The Easel

8th September 2020

The meteoric rise of Angelica Kauffman RA

This show calls Kauffmann a “superwoman and influencer”. Quite! Swiss born, she trained in Rome before moving to London. There, her insightful portraiture chimed with the new interest in “the ‘self’, in the gap between … face and heart”. Made a founding member of the Royal Academy of Arts in 1768, she subsequently returned to Rome wealthy and “the most famous female artist in the age of Enlightenment”. Images are here.

How Much Rodin Is Too Much?

When is a Rodin sculpture an ‘original’ Rodin sculpture? He carved Gates of Hell in plaster but died before it was cast in bronze. Posthumous ‘copies’ of this and other works are controlled by Musée Rodin (as Rodin intended) which funds itself from the proceeds. Many museums, believing that owning a Rodin affirms their status, are eager buyers. A complex mix, the writer observes, of access to art, artworld conventions, and financial self-interest.

James Turrell: celestial encounters in light and space

A neat encapsulation of Turrell’s exploration of the perception of light. Early pieces used high intensity projectors but he soon moved to using natural light coming through specially designed apertures. Out of these came his renowned Skyscapes, enclosed rooms with an opening to the sky. “My work has no object, no image and no focus. You are looking at you looking … an experience of wordless thought”.

UK museums are back open – but visitors are staying away

Sombre reading. The challenge of rebuilding museum attendances is becoming clearer. Visitor numbers at British national museums are only 12% of pre-Covid levels, reinforcing findings from midyear polls that restoring public confidence will be crucial. US reports are similarly anxiety-producing, one body projecting that many smaller institutions may close permanently.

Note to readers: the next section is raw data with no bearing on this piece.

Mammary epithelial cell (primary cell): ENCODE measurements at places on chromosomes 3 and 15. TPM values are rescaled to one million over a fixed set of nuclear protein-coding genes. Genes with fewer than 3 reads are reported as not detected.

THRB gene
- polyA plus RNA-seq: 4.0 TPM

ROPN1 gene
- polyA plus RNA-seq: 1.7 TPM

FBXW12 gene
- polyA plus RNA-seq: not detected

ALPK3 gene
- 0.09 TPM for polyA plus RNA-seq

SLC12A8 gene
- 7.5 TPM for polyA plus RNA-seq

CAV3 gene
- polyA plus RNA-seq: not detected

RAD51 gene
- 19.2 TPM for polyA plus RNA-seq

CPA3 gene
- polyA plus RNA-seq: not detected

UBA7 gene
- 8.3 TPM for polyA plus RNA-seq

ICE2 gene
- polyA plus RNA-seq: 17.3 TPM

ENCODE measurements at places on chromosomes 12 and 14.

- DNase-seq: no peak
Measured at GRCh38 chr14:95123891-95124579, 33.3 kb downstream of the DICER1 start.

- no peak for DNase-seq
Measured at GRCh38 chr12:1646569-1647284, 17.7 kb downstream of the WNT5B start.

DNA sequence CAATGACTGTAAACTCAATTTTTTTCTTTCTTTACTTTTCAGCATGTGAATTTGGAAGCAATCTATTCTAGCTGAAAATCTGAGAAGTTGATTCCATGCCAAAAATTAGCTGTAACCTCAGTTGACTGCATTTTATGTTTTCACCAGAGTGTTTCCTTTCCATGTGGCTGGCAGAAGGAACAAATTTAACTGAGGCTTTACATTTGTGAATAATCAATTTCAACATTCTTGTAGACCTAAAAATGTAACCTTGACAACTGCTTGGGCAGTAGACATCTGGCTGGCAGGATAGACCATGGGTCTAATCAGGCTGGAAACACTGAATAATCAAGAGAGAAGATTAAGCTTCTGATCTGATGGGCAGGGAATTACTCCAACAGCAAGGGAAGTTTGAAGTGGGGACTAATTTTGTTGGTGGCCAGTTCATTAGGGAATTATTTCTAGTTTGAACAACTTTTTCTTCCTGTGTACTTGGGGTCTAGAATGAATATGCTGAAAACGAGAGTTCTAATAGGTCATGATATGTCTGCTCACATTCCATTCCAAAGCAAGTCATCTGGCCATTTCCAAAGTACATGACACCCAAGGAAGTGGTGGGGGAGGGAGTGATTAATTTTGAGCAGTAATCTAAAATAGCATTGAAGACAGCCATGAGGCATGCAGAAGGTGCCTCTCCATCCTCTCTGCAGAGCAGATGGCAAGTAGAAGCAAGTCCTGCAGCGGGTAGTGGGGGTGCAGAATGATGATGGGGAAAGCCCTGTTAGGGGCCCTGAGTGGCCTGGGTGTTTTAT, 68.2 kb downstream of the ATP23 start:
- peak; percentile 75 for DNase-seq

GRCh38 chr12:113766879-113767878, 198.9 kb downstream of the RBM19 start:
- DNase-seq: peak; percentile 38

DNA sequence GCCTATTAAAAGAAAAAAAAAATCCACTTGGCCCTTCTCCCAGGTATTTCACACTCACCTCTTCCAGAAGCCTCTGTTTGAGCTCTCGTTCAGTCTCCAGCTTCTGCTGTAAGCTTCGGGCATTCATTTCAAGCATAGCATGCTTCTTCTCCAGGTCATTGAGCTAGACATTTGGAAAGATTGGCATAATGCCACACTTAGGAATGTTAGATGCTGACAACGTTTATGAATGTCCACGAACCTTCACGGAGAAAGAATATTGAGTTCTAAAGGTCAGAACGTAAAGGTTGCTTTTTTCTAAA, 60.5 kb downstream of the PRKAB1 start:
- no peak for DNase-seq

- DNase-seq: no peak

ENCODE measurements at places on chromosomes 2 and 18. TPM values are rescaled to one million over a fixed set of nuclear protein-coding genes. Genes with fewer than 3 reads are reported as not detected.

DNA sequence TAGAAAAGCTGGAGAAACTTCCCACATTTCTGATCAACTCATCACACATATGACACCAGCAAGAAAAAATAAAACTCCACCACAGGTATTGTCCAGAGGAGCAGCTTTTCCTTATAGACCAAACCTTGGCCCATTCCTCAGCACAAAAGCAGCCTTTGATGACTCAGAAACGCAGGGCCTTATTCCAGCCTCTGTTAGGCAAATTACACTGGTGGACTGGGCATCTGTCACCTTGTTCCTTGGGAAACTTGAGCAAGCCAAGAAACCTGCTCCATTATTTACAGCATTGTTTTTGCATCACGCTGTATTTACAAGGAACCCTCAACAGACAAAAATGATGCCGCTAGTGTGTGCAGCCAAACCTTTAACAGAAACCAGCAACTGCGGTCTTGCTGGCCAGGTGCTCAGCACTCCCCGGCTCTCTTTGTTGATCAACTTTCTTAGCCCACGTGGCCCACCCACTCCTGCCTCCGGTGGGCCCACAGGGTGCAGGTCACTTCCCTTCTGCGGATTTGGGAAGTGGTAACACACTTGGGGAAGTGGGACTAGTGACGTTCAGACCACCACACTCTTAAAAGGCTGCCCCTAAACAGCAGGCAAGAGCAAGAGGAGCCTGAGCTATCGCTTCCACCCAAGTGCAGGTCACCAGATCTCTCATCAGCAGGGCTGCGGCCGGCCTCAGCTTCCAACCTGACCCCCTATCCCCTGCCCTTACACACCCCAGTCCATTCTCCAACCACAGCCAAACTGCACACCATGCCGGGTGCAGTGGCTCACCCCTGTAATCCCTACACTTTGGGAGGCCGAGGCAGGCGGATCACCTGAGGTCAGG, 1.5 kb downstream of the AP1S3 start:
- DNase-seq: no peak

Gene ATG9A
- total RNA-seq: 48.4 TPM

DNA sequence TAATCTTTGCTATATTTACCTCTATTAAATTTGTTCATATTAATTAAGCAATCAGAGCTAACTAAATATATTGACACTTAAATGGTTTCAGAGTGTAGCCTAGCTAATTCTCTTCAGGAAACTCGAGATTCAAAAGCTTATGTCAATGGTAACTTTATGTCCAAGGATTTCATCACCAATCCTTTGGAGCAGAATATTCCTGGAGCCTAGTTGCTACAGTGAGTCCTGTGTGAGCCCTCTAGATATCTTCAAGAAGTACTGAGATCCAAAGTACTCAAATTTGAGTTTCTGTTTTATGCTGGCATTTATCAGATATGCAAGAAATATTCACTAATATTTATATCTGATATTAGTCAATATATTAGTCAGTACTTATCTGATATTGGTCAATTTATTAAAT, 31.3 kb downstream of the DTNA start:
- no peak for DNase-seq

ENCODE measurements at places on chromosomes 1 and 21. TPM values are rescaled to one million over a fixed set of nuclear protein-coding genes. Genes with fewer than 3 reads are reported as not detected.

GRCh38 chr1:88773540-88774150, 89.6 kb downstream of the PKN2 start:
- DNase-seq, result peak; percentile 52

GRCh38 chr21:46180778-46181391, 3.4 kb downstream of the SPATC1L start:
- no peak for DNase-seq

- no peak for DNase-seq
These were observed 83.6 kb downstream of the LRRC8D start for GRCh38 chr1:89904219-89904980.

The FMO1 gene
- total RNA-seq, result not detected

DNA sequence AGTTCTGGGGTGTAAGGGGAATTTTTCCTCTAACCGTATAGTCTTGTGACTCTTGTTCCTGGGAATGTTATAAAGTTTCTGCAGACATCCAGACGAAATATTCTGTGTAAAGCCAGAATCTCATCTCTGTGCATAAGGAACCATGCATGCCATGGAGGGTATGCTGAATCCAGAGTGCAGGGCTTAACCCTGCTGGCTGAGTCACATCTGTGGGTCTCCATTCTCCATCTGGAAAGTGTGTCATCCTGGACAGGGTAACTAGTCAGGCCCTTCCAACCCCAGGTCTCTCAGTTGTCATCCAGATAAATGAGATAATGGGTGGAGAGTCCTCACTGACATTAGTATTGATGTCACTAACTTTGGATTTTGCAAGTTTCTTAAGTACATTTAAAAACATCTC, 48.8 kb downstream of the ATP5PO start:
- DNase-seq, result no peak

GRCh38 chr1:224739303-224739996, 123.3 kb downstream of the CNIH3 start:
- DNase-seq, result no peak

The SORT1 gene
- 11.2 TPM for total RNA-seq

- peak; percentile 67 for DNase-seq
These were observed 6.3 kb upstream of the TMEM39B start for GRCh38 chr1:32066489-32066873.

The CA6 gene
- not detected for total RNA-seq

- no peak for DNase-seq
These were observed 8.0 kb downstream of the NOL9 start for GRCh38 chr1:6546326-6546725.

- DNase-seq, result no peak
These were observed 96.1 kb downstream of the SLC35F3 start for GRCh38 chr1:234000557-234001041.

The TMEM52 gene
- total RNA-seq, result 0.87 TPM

Vivian Maier: The elusive genius who hid herself away

Maier’s previously unknown photography was discovered in 2007. Additional research is changing her posthumous narrative – from the nanny who hid her photography to, now, the photographer who supported herself by being a nanny.  Maier’s images “really [look] at texture and colour …not just what’s going on but the framing and composition. She was a real pioneer … we should be comparing [greats like Eggleston, Shore] to her.”

Broken intentions: on damaged contemporary art

Minor touch ups to repair damaged paintings, especially old paintings, is generally accepted. Conserving contemporary works, by comparison, is a minefield. Did the artist want a “broken” look? What if, on consulting the artist, their “poetics” have changed? And what happens where an artist (think Donald Judd) rejects authorship of a work not assembled exactly as they wish. Yup, it’s a minefield.

1st September 2020

El Greco Sizzles in Chicago, in Paris, Not So Much